News from Japan seems to suggest that Suzuki is making a production version of its Recursion concept. For those that don’t remember, the Suzuki Recursion Concept was based around a turbocharged 588cc two-cylinder engine. The idea was to achieve liter-bike power from a middleweight-sized machine, thus offering enthusiasts high-power but nimble machines to ride. The news that Suzuki is putting the Recursion into production isn’t too far-fetching, though the original source does seem to be the not-always-accurate Japanese publication Young Machine. We will let you measure out how much faith to give that report, but make no mistake that a new era in motorcycle motor design is upon us.

BMW HP4 Gets ABS-Supported Brakes for Cornering

07/21/2014 @ 3:00 pm, by Jensen Beeler11 COMMENTS

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Stability control for motorcycles is the new rage right now, after the Bosch MSC system was announced, and made available for the KTM 1190 Adventure.

It seems BMW Motorrad is the next manufacturer to receive this new anti-locking brakes system that works while leaned over, and the BMW HP4 is the first Bavarian machine to get the upgrade.

BMW Motorrad is calling the Bosch MSC system “ABS Pro”, and it functions by adjusting the inputs to the brake calipers based on the acceleration, roll, and yaw of the motorcycle.

This avoids accidentally tucking the front-end of the motorcycling while trail braking, and also eliminates the bike standing up when the brakes are applied while in a moderate lean.

Video: BMW R1200GS vs. BMW HP4 on the Track

06/04/2013 @ 12:21 am, by Jensen Beeler18 COMMENTS

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I am just wrapping up my thoughts on the new liquid-cooled 2013 BMW R1200GS, but before I post up the ride review, I thought I would share this little gem of a video that BMW Motorrad USA showed us at the US media launch for the R1200GS. Filmed at the Circuito de Almería in Spain, a new BMW R1200GS gives chase to a BMW HP4, and interesting results ensue.

Now I’m not saying that the R1200GS is a more capable track bike than the HP4, a fast rider on any bike is still a fast rider, after all. But, you have to be impressed by the GS here, it certainly wasn’t losing any ground to the HP4 (except maybe on the straight). As for the the nitty gritty, the R1200GS rider clocked a sub-two-minute lap time, an entirely respectable time at the Spanish circuit, which sees WSBK-spec machines lap in the 1:35 range.

BMW Motorrad says the 2013 BMW R1200GS is like the Swiss Army knife of the motorcycle world, and with some on-track chops like this, we might just have to agree. For those that are wondering, it rides nice on the road and trails as well. Video after the jump, and look for the review this week.

2013 BMW HP4 Priced at $19,990*

10/02/2012 @ 12:55 pm, by Jensen Beeler15 COMMENTS

Possibly the most lust-worthy sport bike of the year, the BMW HP4 has finally been priced by the Bavarians for the North American market. Clocking a $19,990 price tag MSRP, as usual, there is more to BMW’s pricing scheme than meets the eye.

While BMW plays its usual tricks, what is interesting is that despite all the add-ons, the BMW HP4 remains a relatively affordable premium sport bike. Punching just above the Ducati 1199 Panigale’s price tag, the German steed could easily justify its added cost with the inclusion of BMW’s Dynamic Damping Control, a semi-active suspension system.

Available in Q4 2012, the BMW HP4 comes with a variety of packages that significantly boost the HP4’s price into the mid-$20,000 range. We break down the cost of the packages and what you get with them, after the jump (mega photo gallery here).

BMW HP4 Mega Gallery + Video

09/10/2012 @ 12:12 pm, by Jensen Beeler15 COMMENTS

The international launch of the 2013 BMW HP4 is now over, and while we may not have been in Spain to bring you our thoughts on the pepped-up S1000RR, BMW was at least kind enough to provide A&R with some more photos of its winky-faced superbike. More than just an updated BMW S1000RR, the BMW HP4 features the German brand’s Dynamic Damping Control (DDC) system, a semi-active suspension system that fine-tunes the HP4’s suspension settings on the fly for the road and riding conditions.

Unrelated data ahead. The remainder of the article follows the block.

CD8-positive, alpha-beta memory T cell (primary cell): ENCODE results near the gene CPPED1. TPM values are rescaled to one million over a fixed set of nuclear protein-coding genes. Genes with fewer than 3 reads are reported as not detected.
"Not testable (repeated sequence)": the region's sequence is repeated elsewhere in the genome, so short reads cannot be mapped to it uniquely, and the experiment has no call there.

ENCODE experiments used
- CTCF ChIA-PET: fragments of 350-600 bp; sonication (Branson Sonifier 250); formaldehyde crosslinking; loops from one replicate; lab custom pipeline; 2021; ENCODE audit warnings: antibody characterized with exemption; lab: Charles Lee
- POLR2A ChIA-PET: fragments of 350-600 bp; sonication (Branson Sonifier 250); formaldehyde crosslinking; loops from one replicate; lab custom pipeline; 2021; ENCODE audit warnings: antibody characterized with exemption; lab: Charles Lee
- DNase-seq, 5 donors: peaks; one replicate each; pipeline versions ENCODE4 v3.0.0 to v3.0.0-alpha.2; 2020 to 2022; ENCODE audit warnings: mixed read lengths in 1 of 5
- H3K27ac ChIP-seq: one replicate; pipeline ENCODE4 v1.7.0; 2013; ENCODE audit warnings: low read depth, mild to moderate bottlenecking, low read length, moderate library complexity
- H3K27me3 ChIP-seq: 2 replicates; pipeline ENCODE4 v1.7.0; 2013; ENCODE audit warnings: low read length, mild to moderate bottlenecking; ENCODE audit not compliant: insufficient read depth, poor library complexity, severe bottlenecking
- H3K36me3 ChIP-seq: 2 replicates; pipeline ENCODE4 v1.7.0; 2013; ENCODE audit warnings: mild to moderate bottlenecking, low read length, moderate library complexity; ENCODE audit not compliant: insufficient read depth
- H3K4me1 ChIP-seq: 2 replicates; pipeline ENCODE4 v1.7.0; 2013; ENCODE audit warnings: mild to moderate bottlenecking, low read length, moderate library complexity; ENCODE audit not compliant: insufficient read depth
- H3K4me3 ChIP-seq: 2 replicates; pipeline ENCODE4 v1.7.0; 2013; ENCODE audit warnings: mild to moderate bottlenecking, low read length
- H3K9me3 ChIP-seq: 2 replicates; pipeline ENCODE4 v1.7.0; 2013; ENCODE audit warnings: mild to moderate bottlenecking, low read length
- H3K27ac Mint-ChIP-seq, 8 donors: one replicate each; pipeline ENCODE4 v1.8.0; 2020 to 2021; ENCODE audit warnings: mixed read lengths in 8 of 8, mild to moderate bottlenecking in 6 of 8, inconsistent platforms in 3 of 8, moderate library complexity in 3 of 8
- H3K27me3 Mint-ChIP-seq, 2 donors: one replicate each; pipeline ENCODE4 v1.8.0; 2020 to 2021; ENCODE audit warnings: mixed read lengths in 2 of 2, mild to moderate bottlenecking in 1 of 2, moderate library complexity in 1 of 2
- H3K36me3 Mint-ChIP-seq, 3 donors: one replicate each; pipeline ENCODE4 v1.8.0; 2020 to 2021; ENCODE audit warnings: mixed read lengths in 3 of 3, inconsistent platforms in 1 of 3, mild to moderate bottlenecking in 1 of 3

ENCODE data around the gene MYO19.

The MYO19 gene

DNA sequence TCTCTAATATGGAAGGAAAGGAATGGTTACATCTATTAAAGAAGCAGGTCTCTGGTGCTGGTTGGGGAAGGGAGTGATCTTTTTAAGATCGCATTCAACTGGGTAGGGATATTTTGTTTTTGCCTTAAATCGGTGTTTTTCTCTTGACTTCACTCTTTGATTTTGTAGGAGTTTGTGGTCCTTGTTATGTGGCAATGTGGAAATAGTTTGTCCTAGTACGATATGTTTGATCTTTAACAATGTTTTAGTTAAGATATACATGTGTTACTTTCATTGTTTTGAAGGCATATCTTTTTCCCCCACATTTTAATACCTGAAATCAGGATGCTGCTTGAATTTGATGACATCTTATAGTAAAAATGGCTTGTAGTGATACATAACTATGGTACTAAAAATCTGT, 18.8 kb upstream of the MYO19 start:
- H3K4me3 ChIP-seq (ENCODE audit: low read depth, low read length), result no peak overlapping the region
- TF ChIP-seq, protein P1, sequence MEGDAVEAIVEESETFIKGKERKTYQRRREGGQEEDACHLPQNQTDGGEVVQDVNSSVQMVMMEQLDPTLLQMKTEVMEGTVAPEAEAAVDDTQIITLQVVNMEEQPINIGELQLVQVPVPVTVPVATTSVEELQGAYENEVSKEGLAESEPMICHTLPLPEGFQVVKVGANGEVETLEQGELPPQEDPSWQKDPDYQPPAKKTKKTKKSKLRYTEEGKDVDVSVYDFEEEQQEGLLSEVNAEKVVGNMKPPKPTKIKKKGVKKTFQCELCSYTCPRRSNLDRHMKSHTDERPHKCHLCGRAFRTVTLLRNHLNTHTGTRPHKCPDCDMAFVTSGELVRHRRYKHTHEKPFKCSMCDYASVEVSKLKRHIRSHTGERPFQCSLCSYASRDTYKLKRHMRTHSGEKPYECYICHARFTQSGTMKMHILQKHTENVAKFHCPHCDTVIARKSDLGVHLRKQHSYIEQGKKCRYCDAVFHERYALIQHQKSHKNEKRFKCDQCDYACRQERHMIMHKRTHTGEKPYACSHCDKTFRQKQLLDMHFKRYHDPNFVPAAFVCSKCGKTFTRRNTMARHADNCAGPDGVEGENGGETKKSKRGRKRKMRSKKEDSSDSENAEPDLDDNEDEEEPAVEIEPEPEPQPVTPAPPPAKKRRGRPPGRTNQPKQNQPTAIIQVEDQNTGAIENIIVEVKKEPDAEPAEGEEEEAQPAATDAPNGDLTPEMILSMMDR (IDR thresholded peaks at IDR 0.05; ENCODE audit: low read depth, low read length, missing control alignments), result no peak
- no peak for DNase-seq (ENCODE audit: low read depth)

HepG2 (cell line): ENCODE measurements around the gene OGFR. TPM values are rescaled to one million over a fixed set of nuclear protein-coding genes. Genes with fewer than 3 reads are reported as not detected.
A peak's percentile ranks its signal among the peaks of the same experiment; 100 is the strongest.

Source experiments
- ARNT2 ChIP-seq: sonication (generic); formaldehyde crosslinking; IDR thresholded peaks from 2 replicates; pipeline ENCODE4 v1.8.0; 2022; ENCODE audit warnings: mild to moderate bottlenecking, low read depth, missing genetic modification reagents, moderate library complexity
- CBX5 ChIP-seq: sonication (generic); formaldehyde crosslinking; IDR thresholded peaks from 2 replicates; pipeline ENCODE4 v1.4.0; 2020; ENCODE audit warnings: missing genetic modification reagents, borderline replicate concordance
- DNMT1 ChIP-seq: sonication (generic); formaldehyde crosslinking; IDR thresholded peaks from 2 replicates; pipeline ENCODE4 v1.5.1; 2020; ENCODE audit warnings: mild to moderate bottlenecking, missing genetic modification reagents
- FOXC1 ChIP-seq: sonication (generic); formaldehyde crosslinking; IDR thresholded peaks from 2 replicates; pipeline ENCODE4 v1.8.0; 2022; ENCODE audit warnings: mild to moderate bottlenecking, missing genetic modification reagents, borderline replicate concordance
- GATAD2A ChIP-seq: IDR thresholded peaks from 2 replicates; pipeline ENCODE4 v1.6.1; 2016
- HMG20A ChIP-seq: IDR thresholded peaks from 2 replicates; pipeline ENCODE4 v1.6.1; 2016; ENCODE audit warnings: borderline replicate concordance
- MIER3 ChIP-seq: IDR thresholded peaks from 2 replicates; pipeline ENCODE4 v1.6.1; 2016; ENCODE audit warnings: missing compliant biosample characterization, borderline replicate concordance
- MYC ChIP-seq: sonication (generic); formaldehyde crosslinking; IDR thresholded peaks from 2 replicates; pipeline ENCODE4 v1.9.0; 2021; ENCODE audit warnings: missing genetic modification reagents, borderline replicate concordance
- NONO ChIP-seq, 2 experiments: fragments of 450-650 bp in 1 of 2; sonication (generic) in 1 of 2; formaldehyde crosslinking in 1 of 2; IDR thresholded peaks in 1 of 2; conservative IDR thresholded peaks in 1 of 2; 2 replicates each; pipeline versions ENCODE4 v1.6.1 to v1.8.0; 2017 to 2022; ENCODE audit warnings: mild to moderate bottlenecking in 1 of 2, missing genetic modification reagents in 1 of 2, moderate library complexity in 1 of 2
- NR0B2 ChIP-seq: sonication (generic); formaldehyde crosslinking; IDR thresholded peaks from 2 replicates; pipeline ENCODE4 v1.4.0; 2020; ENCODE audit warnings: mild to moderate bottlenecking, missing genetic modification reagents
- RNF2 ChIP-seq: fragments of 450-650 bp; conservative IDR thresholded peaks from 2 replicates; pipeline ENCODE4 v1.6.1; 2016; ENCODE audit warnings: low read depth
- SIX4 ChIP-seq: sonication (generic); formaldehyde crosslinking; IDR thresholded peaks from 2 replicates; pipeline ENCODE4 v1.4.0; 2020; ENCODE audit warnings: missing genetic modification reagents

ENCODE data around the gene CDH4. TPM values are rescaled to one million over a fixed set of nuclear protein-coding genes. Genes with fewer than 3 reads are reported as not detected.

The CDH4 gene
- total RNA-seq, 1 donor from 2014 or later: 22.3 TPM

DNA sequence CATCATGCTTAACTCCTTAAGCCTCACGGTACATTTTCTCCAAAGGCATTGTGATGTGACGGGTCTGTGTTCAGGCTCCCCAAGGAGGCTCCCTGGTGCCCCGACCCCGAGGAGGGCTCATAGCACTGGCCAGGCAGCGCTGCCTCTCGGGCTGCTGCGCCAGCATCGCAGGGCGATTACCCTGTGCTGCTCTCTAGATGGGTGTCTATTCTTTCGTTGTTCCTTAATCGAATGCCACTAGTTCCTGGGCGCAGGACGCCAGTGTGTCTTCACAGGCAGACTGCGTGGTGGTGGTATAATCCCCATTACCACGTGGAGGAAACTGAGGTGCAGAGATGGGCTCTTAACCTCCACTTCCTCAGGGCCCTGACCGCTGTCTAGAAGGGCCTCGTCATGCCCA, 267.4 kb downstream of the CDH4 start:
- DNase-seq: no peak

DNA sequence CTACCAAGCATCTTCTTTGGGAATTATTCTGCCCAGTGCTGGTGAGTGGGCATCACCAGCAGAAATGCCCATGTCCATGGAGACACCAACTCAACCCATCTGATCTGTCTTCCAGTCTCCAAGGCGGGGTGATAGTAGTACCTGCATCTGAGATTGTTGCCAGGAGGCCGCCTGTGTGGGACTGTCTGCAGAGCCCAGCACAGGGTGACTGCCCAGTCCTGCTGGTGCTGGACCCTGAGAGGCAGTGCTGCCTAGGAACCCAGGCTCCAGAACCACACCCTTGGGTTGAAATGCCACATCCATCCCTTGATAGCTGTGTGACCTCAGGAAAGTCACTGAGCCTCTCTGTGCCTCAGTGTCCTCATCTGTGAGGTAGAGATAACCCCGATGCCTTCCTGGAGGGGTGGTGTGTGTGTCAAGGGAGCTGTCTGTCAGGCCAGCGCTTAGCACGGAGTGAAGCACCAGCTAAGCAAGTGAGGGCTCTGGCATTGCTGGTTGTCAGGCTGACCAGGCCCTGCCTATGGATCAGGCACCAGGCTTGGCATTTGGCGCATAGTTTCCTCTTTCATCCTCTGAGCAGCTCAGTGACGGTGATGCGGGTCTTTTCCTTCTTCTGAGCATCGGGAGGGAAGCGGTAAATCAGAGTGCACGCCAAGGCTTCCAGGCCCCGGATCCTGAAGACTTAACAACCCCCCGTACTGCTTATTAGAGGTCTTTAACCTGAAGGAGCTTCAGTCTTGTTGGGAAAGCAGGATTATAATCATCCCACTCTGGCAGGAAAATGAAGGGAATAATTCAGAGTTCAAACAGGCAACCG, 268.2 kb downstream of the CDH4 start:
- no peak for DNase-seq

Initial reports on the HP4 appear to be very favorable, though expect the pricing here in the United States to be as extreme as the Bavarian motorcycle’s tech specs. BMW hopes that with the DDC and bevy of aftermarket parts, the HP4 will more than justify its expected $20k+ price tag. Will it be enough to persuade riders away from the Aprilia/Ducati/KTM of their choosing? Check out the 126 photos and two videos after the jump and let us know.

BMW HP4 – Your Track-Tuned BMW S1000RR

07/27/2012 @ 11:36 am, by Jensen Beeler17 COMMENTS

We teased you with the BMW HP4 last week, and now the Bavarians have made their tuned-S1000RR officially official. Starting with the top-selling superbike from the German company, BMW has taken the S1000RR and made it the track weapon of choice. The lightest four-cylinder superstock bike on the market at 373 lbs dry (with ABS), the BMW HP4 is also the first motorcycle to get BMW’s Dynamic Damping Control (DDC), a computer controlled semi-active suspension system.

Getting a number of improvements over the S1000RR, the BMW HP4 maintains the same 193hp peak horsepower figure, but gets a boost from more mid-range torque. As we said, the BMW HP4 is also more svelte than its predecessor, as it sits at 439 lbs / 199 kg at the curb with the fuel tank 90% full — a full 13 lbs lighter when wet, and 26 lbs lighter when dry. Other changes include a revised traction control system, launch control, quick-shifter, and a 200/55 ZR 17 rear-tire size.

Spotted: 2013 BMW S1000RR HP4 – 20 lbs Lighter w/ BMW’s Dynamic Damping Control (Semi-Active Suspension)

07/20/2012 @ 1:26 pm, by Jensen Beeler35 COMMENTS

After tweaking the BMW S1000RR for the 2012 model year, it is likely that the liter-bike King will remain relatively unchanged for another year. Though according to SoyMotero, BMW is set to milk the current iteration for bit more value with a more premium model. Teasing out the 2013 BMW S1000RR HP4, zie Germans have finally gotten around to doing some “High Performance” treatment to their only true sport bike. Leaving things relatively unchanged underneath the fairings, the Bavarians have some big changes for the BMW S1000RR HP4, part of which is 20 lbs in less mass.

The big weight savings seem to come from the exhaust system and the addition of forged aluminum wheels. Other changes include revised bodywork, a solo seat, launch control, updated traction control, and wait for it…BMW’s Dynamic Damping Control (DDC), which as far as we know is the first application of computer-controlled active electronic suspension in the motorcycle market. No prices yet, though we would expect a hefty price tag to be announced when the BMW S1000RR HP4 officially breaks cover later this year during the Intermot or EICMA shows.